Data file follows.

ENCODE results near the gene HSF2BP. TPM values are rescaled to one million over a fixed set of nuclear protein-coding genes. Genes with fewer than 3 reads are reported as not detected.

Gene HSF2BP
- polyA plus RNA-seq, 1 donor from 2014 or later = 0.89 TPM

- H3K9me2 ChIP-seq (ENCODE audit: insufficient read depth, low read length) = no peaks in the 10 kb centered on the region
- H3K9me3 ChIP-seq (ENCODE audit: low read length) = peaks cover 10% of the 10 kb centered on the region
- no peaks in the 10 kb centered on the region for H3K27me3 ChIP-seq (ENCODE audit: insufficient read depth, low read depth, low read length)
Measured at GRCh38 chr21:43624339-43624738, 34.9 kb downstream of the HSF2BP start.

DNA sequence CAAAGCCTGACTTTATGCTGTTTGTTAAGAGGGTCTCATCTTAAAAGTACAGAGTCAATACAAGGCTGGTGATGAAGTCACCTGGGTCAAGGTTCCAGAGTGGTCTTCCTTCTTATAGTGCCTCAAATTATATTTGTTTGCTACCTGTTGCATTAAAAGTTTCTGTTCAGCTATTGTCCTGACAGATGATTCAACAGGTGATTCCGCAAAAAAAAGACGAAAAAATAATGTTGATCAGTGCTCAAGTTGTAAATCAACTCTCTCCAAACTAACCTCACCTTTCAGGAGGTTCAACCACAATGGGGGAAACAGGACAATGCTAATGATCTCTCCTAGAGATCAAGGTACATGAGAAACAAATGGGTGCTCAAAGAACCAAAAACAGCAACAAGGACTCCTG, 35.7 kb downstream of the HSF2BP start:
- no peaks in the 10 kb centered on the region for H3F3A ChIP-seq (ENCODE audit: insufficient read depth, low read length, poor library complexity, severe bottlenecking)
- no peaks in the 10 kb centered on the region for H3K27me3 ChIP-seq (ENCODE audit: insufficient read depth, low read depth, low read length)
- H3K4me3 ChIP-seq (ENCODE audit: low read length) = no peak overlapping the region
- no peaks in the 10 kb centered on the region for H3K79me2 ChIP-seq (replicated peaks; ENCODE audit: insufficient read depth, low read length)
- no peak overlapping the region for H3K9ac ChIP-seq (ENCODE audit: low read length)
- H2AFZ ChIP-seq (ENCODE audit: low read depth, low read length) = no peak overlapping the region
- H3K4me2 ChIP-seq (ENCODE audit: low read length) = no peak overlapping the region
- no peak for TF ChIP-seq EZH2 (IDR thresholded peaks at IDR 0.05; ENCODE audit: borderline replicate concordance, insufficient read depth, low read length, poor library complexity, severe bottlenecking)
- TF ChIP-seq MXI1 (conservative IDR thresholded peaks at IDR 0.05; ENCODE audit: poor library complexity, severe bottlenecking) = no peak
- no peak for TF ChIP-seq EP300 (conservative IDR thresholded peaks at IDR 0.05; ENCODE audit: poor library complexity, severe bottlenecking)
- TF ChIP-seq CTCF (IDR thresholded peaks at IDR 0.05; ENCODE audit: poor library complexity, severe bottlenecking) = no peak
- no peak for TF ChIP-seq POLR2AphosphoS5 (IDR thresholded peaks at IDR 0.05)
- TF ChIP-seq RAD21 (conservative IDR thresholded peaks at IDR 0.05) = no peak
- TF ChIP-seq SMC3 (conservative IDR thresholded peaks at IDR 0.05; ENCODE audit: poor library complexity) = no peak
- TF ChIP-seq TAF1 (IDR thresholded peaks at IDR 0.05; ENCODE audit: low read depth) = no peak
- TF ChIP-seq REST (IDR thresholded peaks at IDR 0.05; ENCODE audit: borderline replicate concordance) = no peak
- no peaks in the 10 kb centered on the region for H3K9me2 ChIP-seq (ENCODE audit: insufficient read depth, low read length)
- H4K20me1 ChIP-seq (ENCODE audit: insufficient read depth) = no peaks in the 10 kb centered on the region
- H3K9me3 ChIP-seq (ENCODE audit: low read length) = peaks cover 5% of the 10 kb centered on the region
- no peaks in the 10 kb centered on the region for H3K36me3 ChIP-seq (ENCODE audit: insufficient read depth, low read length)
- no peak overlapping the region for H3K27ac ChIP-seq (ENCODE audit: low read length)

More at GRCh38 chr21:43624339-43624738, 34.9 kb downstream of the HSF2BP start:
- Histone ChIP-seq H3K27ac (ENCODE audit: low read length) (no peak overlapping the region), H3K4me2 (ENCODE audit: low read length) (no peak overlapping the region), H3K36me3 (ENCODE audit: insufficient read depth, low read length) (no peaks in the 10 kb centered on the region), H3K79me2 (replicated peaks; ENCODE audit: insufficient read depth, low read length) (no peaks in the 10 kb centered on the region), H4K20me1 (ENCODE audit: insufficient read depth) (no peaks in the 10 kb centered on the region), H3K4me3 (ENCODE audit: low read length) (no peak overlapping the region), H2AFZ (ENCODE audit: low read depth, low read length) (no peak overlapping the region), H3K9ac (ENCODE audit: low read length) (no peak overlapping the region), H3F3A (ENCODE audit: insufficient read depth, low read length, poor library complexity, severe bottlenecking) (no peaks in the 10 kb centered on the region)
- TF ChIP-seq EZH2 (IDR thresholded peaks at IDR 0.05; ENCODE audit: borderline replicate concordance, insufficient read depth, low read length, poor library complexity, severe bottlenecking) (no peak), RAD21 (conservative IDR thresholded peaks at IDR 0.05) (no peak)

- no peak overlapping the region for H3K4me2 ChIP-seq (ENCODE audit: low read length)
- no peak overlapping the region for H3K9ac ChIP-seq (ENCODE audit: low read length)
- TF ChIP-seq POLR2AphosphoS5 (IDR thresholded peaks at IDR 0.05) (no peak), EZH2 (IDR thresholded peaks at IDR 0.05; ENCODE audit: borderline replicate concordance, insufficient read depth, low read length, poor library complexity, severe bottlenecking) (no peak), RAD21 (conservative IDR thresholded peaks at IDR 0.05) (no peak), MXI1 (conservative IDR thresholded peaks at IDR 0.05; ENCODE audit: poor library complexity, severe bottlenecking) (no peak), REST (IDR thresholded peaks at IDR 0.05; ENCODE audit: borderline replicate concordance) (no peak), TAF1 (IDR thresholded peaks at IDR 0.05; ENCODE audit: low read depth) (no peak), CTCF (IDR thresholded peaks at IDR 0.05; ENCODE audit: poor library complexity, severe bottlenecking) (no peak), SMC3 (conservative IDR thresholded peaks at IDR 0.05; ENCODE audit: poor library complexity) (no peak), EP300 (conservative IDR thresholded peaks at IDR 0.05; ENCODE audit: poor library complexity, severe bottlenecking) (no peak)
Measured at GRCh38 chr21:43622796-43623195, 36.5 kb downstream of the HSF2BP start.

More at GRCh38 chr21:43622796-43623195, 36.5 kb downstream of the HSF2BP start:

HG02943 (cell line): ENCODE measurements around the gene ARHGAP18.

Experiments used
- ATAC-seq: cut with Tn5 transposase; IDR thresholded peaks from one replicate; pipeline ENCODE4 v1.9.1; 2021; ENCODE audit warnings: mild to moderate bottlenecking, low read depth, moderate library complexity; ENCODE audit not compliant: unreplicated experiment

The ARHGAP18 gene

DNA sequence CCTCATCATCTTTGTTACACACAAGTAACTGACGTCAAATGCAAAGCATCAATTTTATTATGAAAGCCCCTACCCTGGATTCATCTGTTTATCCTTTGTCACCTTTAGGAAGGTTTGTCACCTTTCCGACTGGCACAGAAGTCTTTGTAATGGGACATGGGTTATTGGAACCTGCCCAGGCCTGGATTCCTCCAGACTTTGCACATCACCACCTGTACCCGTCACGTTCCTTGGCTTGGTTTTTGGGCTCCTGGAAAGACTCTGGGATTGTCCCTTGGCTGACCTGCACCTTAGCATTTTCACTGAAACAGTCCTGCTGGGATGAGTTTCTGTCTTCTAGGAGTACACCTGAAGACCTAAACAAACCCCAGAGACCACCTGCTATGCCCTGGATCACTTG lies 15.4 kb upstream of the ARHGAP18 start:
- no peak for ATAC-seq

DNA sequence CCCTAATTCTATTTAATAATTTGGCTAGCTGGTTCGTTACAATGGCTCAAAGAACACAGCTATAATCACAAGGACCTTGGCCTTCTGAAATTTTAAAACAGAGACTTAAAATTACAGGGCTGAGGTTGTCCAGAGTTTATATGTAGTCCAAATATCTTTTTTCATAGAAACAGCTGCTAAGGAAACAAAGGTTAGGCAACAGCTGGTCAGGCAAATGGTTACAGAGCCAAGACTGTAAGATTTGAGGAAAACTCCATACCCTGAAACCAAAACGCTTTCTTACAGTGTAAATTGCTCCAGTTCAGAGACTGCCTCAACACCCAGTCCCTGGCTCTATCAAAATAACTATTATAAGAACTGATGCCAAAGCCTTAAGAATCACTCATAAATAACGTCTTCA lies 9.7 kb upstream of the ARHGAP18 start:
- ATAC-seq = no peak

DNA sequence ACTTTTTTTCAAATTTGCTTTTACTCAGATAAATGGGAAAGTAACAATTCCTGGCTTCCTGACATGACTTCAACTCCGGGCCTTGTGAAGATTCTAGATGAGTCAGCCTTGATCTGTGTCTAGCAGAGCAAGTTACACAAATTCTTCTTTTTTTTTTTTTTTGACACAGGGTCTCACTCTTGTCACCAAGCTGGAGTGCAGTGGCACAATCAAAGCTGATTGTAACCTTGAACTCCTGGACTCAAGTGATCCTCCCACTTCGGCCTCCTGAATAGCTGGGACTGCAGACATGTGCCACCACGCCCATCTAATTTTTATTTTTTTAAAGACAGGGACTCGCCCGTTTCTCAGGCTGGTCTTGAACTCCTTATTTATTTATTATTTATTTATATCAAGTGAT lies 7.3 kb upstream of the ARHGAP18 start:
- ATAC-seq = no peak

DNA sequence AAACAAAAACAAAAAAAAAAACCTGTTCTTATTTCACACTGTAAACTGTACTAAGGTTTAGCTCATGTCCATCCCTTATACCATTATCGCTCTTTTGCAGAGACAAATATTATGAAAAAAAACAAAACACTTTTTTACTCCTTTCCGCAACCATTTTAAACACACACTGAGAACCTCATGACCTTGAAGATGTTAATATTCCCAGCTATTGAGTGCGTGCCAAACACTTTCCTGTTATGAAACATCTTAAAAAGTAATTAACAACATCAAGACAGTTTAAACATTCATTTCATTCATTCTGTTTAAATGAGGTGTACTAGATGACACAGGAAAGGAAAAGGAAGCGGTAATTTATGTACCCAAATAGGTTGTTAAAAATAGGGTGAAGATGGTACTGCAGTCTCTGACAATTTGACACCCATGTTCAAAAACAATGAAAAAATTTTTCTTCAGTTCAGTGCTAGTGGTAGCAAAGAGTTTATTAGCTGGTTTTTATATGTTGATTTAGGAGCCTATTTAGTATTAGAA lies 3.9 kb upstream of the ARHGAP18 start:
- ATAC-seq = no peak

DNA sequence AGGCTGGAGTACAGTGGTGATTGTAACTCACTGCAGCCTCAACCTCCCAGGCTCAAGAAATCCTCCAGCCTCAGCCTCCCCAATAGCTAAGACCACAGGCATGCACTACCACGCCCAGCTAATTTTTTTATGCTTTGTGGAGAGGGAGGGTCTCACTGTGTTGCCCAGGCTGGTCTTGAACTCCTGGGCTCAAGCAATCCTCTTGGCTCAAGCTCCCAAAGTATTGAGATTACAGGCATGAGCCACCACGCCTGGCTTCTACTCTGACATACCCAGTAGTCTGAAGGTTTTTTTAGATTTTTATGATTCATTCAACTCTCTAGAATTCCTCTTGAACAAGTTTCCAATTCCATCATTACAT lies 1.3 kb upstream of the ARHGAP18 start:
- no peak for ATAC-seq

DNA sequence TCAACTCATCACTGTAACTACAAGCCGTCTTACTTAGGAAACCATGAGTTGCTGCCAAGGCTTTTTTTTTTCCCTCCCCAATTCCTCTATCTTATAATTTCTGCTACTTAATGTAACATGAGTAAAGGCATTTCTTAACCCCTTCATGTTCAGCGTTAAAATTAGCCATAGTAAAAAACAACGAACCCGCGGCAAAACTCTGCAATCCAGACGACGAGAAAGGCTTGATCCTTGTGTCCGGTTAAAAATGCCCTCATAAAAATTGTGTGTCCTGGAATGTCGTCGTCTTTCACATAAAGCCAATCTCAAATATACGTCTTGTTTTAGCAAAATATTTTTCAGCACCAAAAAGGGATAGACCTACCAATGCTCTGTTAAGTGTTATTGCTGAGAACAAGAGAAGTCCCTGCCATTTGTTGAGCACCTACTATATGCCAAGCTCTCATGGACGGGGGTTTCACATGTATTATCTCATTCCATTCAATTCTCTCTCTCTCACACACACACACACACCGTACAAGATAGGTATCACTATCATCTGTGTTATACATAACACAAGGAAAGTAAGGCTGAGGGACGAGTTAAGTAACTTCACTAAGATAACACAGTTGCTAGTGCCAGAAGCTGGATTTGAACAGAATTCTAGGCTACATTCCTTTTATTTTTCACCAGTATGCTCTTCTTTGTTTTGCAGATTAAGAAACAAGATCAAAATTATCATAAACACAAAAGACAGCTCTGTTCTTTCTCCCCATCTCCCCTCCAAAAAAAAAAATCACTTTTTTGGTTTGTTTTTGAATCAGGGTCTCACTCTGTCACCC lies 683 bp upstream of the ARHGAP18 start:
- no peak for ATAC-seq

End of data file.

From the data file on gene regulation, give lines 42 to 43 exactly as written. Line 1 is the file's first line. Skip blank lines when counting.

DNA sequence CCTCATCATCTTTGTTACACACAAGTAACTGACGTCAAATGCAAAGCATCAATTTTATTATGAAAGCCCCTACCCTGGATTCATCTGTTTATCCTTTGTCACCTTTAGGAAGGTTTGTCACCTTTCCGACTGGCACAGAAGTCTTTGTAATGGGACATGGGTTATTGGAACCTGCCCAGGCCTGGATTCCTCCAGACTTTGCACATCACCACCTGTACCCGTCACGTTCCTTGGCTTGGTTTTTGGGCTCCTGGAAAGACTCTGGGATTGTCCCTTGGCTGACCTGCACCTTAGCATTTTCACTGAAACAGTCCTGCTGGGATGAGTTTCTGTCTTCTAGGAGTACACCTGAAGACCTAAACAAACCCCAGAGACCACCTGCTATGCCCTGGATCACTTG lies 15.4 kb upstream of the ARHGAP18 start:
- no peak for ATAC-seq